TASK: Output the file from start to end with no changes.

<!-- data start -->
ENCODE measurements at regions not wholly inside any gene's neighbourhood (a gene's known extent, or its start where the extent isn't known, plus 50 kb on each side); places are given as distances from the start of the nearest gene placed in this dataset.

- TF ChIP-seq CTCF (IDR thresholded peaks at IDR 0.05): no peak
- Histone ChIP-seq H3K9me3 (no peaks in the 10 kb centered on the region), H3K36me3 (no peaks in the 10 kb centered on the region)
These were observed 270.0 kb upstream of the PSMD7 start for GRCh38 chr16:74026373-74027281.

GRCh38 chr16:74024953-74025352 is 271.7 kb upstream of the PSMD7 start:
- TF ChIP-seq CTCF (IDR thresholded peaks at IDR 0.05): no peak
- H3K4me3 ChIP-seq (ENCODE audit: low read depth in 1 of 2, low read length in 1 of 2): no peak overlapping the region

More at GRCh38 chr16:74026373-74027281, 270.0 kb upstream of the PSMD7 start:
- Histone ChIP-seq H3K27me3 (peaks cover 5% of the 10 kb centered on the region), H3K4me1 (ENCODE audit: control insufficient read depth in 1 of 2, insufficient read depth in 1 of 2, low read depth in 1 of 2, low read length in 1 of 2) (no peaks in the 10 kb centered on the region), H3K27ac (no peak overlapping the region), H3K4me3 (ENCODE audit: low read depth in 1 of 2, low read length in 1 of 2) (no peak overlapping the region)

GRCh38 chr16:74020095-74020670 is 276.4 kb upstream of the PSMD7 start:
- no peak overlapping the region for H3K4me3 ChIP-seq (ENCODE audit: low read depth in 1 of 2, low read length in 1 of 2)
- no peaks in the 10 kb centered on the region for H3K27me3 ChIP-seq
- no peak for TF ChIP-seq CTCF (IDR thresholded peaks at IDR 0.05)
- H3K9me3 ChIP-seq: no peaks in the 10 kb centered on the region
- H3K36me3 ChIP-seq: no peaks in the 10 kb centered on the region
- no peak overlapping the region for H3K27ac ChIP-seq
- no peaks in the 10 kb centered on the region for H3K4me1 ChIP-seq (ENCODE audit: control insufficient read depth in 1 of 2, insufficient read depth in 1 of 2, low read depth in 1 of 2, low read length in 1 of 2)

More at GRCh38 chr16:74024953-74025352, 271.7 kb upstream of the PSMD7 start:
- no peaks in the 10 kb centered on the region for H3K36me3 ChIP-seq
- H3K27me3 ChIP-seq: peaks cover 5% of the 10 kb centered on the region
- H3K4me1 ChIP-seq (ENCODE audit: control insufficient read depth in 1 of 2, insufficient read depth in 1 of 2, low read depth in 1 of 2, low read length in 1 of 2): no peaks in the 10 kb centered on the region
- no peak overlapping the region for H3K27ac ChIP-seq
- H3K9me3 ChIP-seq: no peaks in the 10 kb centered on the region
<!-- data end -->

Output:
ENCODE measurements at regions not wholly inside any gene's neighbourhood (a gene's known extent, or its start where the extent isn't known, plus 50 kb on each side); places are given as distances from the start of the nearest gene placed in this dataset.

- TF ChIP-seq CTCF (IDR thresholded peaks at IDR 0.05): no peak
- Histone ChIP-seq H3K9me3 (no peaks in the 10 kb centered on the region), H3K36me3 (no peaks in the 10 kb centered on the region)
These were observed 270.0 kb upstream of the PSMD7 start for GRCh38 chr16:74026373-74027281.

GRCh38 chr16:74024953-74025352 is 271.7 kb upstream of the PSMD7 start:
- TF ChIP-seq CTCF (IDR thresholded peaks at IDR 0.05): no peak
- H3K4me3 ChIP-seq (ENCODE audit: low read depth in 1 of 2, low read length in 1 of 2): no peak overlapping the region

More at GRCh38 chr16:74026373-74027281, 270.0 kb upstream of the PSMD7 start:
- Histone ChIP-seq H3K27me3 (peaks cover 5% of the 10 kb centered on the region), H3K4me1 (ENCODE audit: control insufficient read depth in 1 of 2, insufficient read depth in 1 of 2, low read depth in 1 of 2, low read length in 1 of 2) (no peaks in the 10 kb centered on the region), H3K27ac (no peak overlapping the region), H3K4me3 (ENCODE audit: low read depth in 1 of 2, low read length in 1 of 2) (no peak overlapping the region)

GRCh38 chr16:74020095-74020670 is 276.4 kb upstream of the PSMD7 start:
- no peak overlapping the region for H3K4me3 ChIP-seq (ENCODE audit: low read depth in 1 of 2, low read length in 1 of 2)
- no peaks in the 10 kb centered on the region for H3K27me3 ChIP-seq
- no peak for TF ChIP-seq CTCF (IDR thresholded peaks at IDR 0.05)
- H3K9me3 ChIP-seq: no peaks in the 10 kb centered on the region
- H3K36me3 ChIP-seq: no peaks in the 10 kb centered on the region
- no peak overlapping the region for H3K27ac ChIP-seq
- no peaks in the 10 kb centered on the region for H3K4me1 ChIP-seq (ENCODE audit: control insufficient read depth in 1 of 2, insufficient read depth in 1 of 2, low read depth in 1 of 2, low read length in 1 of 2)

More at GRCh38 chr16:74024953-74025352, 271.7 kb upstream of the PSMD7 start:
- no peaks in the 10 kb centered on the region for H3K36me3 ChIP-seq
- H3K27me3 ChIP-seq: peaks cover 5% of the 10 kb centered on the region
- H3K4me1 ChIP-seq (ENCODE audit: control insufficient read depth in 1 of 2, insufficient read depth in 1 of 2, low read depth in 1 of 2, low read length in 1 of 2): no peaks in the 10 kb centered on the region
- no peak overlapping the region for H3K27ac ChIP-seq
- H3K9me3 ChIP-seq: no peaks in the 10 kb centered on the region